Tomato Skins; a wealth of delicious ideas.

Having just prepped 19 pounds of luscious, plump, juice-squirting tomatoes for my tub of tomato sauce, I was left feeling a little awed at the amount of skins I had collected. In the day-long process, as the mound grew, I was scratching my head, wondering if there might not be some clever clod online who could show me what to do with them—apart from tossing them in the bin.

No great surprise, as creativity in the food world simply froths over abundantly like a pot boiling on the stove, there were plenty to choose from.

My favorites?

Olive oil from Imperia in Liguria, Italy.

Make tomato powder. (Right here or over here) Add to soups or sauces, or make a funky Joanne Weir appetizer (learn more about Joanne) by sprinkling it onto feta, drizzling with olive oil, adding some olives and serving with pita.

Oven dry your skins in a low oven (200°) for around 3 hours. Then place the skins in a bottle filled with olive oil and steep for two days. Viola! Scrumptious flavored oil.

Toss them in a freezer bag with all of your onion root ends, garlic stubs, peels from carrots and onions, herb stems and zucchini trimmings (and any other veggie bits you create) to use for making a vegetable broth when the bag is full.

rosa_di_pomodoro

rosa_di_pomodoro (Photo credit: VisualFood Design)

Make a rose garnish for one of your umpteen fancy shmancy dinner parties. (click for the rose and more garnish ideas)

Dehydrate for crisp little tomato crackers. (fab idea)

And my all-time favorite … tomato chips. (click mouse now) Sautéed with olive oil, salt and pepper, we could not stop eating them. Super easy, super delish, super clever folks.

Ingredients

Tomato skins

Olive oil

Salt & Pepper

Cookin’

Heat olive oil in a sauté pan over medium heat. Lay your tomato skins flat into the oil and separate from one another. Gently season the skins and cook for about 60 to 90 seconds. Watch them carefully—no browning is best. Flip them with kitchen tongs and cook another further 30 seconds until the skins just begin to show they are crisp.

Lay the skins on a paper towel to drain for one minute and serve. Try to eat just one. Big challenge. You’ll fail. It’s okay. No judging.

 

PS If you’re searching for seeds (from arugula to zucchini and everything in between), I’m recommending a company that not only has a worthy mission creed but a wonderful moral code. Give The Mauro Seed Company a looksee.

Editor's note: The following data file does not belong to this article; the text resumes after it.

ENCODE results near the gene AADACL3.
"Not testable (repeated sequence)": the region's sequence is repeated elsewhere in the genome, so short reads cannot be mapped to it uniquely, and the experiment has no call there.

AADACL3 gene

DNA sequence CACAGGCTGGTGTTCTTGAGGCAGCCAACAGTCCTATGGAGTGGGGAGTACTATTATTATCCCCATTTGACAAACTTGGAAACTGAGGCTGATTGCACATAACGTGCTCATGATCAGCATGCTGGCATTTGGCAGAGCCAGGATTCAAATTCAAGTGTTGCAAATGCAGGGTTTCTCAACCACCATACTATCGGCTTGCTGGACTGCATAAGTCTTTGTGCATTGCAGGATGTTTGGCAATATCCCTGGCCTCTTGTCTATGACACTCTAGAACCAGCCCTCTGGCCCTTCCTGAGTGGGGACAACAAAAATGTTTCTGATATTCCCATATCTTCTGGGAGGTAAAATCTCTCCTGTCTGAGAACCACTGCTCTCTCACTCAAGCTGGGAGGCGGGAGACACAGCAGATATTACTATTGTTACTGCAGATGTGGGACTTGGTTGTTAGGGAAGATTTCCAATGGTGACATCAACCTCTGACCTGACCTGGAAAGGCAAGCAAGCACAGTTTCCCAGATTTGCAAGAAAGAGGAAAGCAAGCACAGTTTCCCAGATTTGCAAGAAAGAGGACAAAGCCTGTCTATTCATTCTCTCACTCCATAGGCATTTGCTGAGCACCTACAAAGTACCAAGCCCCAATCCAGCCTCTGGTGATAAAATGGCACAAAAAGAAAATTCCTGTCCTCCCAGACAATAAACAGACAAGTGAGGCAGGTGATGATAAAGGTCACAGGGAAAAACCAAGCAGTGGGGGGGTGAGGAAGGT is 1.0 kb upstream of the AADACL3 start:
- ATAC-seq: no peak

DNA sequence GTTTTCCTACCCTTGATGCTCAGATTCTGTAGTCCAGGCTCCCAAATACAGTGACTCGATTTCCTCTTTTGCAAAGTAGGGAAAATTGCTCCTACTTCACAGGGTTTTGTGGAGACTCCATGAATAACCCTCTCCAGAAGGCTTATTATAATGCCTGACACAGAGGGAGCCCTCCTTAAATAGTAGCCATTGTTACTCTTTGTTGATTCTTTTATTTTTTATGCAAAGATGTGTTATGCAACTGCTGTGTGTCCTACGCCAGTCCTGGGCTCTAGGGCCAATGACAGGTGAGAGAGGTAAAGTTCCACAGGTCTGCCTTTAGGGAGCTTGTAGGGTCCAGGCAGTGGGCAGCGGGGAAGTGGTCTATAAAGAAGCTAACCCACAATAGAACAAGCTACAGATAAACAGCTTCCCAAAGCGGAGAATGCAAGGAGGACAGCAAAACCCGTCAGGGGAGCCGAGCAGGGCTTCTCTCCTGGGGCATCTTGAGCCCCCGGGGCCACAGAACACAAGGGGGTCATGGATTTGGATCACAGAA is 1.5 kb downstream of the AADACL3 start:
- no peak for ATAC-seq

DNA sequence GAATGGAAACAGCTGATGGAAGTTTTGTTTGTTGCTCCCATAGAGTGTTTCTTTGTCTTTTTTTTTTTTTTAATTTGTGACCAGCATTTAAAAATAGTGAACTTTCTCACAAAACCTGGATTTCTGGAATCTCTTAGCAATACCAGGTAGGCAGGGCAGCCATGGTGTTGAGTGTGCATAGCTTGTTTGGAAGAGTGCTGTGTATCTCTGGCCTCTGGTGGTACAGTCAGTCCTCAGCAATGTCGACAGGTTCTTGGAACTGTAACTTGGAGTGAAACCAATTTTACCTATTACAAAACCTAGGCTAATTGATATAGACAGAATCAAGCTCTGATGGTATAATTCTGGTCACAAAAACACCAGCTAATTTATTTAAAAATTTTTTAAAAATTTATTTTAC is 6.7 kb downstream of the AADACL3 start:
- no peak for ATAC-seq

Their motto? Grow One, Give One. I’m impressed. Maybe you will be too.

Now don’t forget to head on over to the main post (here) to see what I’m bletherin’ on about this week. And check out what we’re talkin’ bout down at the pub (here) too!

 

11 thoughts on “Tomato Skins; a wealth of delicious ideas.

    • It was a huge surprise to me too! I actually stumbled across these ideas as I traveled four or five years ago in the UK. Such clever cooks, and me fortunate enough to dine at their tables. I hope you’re able to enjoy them at home as much as I have. But I’m going to guess you’ll find new and adventuresome ways to use the skins next. Keep me posted. Cheers!

  1. Well you are indeed a bundle of information. I just now got around to check out your recipes. I haven’t the foggiest idea why it took me so long. I enjoy your homage to the ‘mater. Tomato water and tomato powder are venerable “old school” applications I am glad to see alive and well. Oh, by the by I am sipping on a single malt I just purchased. GlenGrant 10 year old. Since I am at best a rookie in the single malt department I thought I would try a training wheel variety. So far it is very good. On the rocks the first taste made me want to man the barricades, eat some haggis and sing the praises of Robert Bruce. Pretty good stuff. Well I must go now and try to find Brave Heart on Net Flix.

    • Ah, shucks, Benson, what a pleasure to have a man of your talent and background post a few words of praise. I thank you.
      And I’m thrilled to hear of your walk on the wild side of whisky. Welcome to my favorite part of the world. Beautiful barley water!
      Have you had haggis? It takes a fair hand to make a worthy one, but once you’ve had a taste of it done properly–it’s a dish you’ll start hankerin on a regular basis.
      Slainte!

      • I have only had an American version of haggis. Evidently the locals frown upon sheep pluck and stomach being used for human vittles. What I did have rocked. It went well with Tenant beer. After I become civilized I must go back and try it again with a taste of whisky.

        • For my guests of squeamish stomach, one year for a Burns’ Night, my brother and I made it with venison (and billion beautiful spices) and encased it within a hashbrown basket. We served it with a green peppercorn whisky cream sauce. Oh. My. Godfathers. Was that good.
          Not at all traditional, but it was worthy all the same.

  2. Oh I forgot something. See what Scotch does to you. Regarding tomato powder: make a hot infused basil/olive oil to drizzle on hummus and the top with tomato powder. Pretty good.

  3. Hi Shelley – just read your interview with JT (Jan) and thought I would say. My day job gets in the way of writing more but the sit your BUTT down and get er’ done is a good reminder for me. Have a great day and iin the next few weeks as my tomatoes ripen I will be trying your tomato skins….

    – Charlie C.

    • I adore JT. She is such a hoot. And I had a wonderful time doing that interview with her. Thanks for taking the time to read it. Would photography be that day job by chance?
      And I do hope you’ve got yourself a mess of tomatoes, as those skins are wholly addictive. Just a tiny heads up on that one. Hope the garden is bountiful.
      Cheers, Charlie!

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